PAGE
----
65 Scene Quotes On Success In Life

These scene quotes will inspire you. The scene, a division of an act in a play or the place where an incident in real life or fiction occurs or occurred.

A collection of motivating, happy, and encouraging scene quotes, scene sayings, and scene proverbs.

Best Scene Quotes

  1. “I was born with music inside me. Music was one of my parts. Like my ribs, my kidneys, my liver, my heart. Like my blood. It was a force already within me when I arrived on the scene. It was a necessity for me-like food or water.” ~ Ray Charles
  2. “Where the world ceases to be the scene of our personal hopes and wishes, where we face it as free beings admiring, asking and observing, there we enter the realm of Art and Science.” ~ Albert Einstein
  3. “Kids at skate parks will step up and challenge me to a game of skate, but I’m over that, I really don’t care. I’m all about participating, and I’m all about being a part of this scene, but there’s certain vibes I just don’t get along with.” ~ Mike Vallely
  4. “Take nothing for granted. Make an emotional discovery as often as you can find one in every scene. Ask yourself: What is new?” ~ Michael Shurtleff

  5. “But, soft! what light through yonder window breaks? It is the east, and Juliet is the sun. Arise, fair sun, and kill the envious moon, Who is already sick and pale with grief, That thou, her maid, art far more fair than she. Be not her maid, since she is envious; Her vestal livery is but sick and green And none but fools do wear it; cast it off. It is my lady, O, it is my love! Oh, that she knew she were!” ~ William Shakespeare
  6. “The Supreme Court has ruled that they cannot have a nativity scene in Washington, D.C. This wasn’t for any religious reasons. They couldn’t find three wise men and a virgin.” ~ Jay Leno
  7. “I always consider the settlement of America with reverence and wonder, as the opening of a grand scene and design in providence, for the illumination of the ignorant and the emancipation of the slavish part of mankind all over the earth.” ~ John Adams
  8. “The battlefield is a scene of constant chaos. The winner will be the one who controls that chaos, both his own and the enemies.” ~ Napoleon Bonaparte

  9. “Film your murders like love scenes, and film your love scenes like murders.” ~ Alfred Hitchcock
  10. “Very often a change of self is needed more than a change of scene.” ~ A. C. Benson
  11. “What would life be without arithmetic, but a scene of horrors?” ~ Sydney Smith
  12. “Ecstasy is not really part of the scene we can do on celluloid.” ~ Orson Welles

  13. “Because the writer must be a participant in the scene, while he’s writing it — or at least taping it, or even sketching it. Or all three. Probably the closest analogy to the ideal would be a film director/producer who writes his own scripts, does his own camera work and somehow manages to film himself in action, as the protagonist or at least a main character.” ~ Hunter S. Thompson
  14. “Shoot a few scenes out of focus. I want to win the foreign film award.” ~ Billy Wilder
  15. “The Play’s the Thing, wherein I’ll catch the conscience of the King.” ~ William Shakespeare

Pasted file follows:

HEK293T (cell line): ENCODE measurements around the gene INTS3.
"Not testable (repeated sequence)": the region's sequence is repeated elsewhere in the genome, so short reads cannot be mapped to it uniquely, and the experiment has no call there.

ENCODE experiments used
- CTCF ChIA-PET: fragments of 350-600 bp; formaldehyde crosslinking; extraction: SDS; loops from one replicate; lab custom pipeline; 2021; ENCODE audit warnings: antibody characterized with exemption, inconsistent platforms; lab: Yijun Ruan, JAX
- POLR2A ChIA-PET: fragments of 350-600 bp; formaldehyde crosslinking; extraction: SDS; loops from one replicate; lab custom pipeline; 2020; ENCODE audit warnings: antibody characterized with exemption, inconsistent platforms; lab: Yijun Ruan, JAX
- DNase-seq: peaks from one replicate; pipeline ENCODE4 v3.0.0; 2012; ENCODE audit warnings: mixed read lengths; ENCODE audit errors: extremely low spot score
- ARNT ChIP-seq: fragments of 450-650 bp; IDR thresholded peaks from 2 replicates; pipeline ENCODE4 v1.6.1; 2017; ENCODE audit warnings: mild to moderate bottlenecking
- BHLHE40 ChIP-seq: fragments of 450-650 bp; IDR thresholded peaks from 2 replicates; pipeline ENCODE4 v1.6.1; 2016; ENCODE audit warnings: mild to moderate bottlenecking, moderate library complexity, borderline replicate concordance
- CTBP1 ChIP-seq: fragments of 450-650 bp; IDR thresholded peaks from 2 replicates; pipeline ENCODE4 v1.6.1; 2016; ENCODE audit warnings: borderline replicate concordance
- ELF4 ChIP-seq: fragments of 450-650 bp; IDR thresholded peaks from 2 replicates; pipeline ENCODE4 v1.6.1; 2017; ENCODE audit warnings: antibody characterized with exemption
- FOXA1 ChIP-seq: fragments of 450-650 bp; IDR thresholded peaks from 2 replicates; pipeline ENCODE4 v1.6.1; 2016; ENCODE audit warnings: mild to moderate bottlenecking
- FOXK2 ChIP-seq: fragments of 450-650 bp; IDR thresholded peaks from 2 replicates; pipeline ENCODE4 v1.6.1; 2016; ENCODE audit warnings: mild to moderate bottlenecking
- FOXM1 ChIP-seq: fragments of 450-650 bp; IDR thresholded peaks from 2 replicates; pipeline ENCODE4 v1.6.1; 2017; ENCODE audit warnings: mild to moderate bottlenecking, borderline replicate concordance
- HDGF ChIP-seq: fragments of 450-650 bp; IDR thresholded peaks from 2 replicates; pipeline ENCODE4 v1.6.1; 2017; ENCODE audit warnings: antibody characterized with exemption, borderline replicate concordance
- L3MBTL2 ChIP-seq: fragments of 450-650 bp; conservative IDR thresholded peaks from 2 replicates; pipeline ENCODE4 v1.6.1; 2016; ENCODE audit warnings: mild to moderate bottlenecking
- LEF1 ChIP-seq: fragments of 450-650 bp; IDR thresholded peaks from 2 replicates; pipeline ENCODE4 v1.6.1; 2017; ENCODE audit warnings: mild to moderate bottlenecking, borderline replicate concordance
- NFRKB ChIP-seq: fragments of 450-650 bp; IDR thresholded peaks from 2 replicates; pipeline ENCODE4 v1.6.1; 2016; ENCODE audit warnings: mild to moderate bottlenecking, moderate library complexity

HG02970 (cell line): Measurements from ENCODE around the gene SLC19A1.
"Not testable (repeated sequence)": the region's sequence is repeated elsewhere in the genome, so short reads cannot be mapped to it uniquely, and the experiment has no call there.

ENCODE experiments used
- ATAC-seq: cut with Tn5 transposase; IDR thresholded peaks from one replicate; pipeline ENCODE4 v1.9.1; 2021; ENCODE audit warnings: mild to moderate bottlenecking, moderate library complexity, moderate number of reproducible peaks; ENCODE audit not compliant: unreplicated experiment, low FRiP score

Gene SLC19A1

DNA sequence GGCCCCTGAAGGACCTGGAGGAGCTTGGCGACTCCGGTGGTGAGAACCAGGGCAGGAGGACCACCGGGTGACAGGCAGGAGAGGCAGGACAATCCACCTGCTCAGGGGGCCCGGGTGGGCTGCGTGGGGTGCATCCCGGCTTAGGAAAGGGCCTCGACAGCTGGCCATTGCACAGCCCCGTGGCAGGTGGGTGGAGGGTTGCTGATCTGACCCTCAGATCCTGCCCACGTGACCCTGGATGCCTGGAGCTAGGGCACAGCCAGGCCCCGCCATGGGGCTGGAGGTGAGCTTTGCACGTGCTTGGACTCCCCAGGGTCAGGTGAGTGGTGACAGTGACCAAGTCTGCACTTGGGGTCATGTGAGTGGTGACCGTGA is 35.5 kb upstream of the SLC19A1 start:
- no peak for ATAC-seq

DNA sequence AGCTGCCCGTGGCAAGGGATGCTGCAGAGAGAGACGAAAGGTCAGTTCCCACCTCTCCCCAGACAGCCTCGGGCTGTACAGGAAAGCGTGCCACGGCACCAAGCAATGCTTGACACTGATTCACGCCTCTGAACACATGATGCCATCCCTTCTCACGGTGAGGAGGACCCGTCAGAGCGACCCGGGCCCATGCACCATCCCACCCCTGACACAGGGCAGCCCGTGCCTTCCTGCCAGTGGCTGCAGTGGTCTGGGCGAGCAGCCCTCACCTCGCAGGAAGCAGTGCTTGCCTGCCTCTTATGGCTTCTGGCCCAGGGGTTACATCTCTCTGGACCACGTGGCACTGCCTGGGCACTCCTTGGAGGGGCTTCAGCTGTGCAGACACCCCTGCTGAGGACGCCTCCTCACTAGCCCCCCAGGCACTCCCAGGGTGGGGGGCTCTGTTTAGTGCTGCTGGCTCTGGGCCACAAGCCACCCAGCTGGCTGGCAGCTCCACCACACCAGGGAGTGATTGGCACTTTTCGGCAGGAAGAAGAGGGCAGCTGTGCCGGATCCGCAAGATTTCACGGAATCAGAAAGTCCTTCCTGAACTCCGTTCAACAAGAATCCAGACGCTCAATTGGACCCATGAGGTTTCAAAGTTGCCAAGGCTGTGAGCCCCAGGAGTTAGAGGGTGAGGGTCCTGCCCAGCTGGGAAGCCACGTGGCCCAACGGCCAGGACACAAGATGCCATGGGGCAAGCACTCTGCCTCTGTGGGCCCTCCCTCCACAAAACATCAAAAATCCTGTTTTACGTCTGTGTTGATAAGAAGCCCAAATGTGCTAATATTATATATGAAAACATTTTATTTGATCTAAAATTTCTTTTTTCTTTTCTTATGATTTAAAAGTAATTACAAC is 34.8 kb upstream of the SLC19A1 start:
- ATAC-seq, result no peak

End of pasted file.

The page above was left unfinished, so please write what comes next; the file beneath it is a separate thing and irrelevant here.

16. “In truth, fair Montague, I am too fond.” ~ William Shakespeare

  17. “Faith-is the pierless bridge supporting what We see unto the scene that we do not.” ~ Emily Dickinson
  18. “Don’t go into great detail describing places and things, unless you’re ­Margaret Atwood and can paint scenes with language. You don’t want descriptions that bring the action, the flow of the story, to a standstill.” ~ Elmore Leonard
  19. “It is the function of art to renew our perception. What we are familiar with we cease to see. The writer shakes up the familiar scene, and, as if by magic, we see a new meaning in it.” ~ Anais Nin
  20. “I probably still haven’t completely adapted to the world. I don’t know, I feel like this isn’t the real world. The people, the scene: they just don’t seem real to me.” ~ Haruki Murakami

  21. “Writing is rewriting. A writer must learn to deepen characters, trim writing, intensify scenes. To fall in love with the first draft to the point where one cannot change it is to greatly enhance the prospects of never publishing.” ~ Richard North Patterson
  22. “The world’s a scene of changes.” ~ Abraham Cowley
  23. “I love just seeing shots of New York inside of a fictional movie that are not controlled. I do not like shots with extras, I have to say. I don’t mind extras in other scenes, but I love New York City streets just as they look. I don’t even care if someone looks at the camera. It doesn’t bother me.” ~ Greta Gerwig
  24. “The way television works is that directors come in and out, and they’re not there all the time, following every character through every scene. They’re vagabonds who go from one show to another.” ~ Amy Sherman-Palladino

  25. “[In acting] I like the fight scenes because you don’t have to remember lines.” ~ Travis Fimmel
  26. “My favorite thing to do is action-driven, emotionally-charged scenes. If it’s not just two people talking in a room, but it’s on the move and things are happening and it’s chaotic, and emotion comes from the characters and from the action, and the fall-out ultimately changes the character relationships, that exactly the kind of stuff I like writing.” ~ Geoff Johns
  27. “Actually I’m a big fan of Spielberg and the way he shoots action scenes.” ~ Tommy Wirkola
  28. “I really like when I read a scene and it scares me. That makes me excited.” ~ Lily Rabe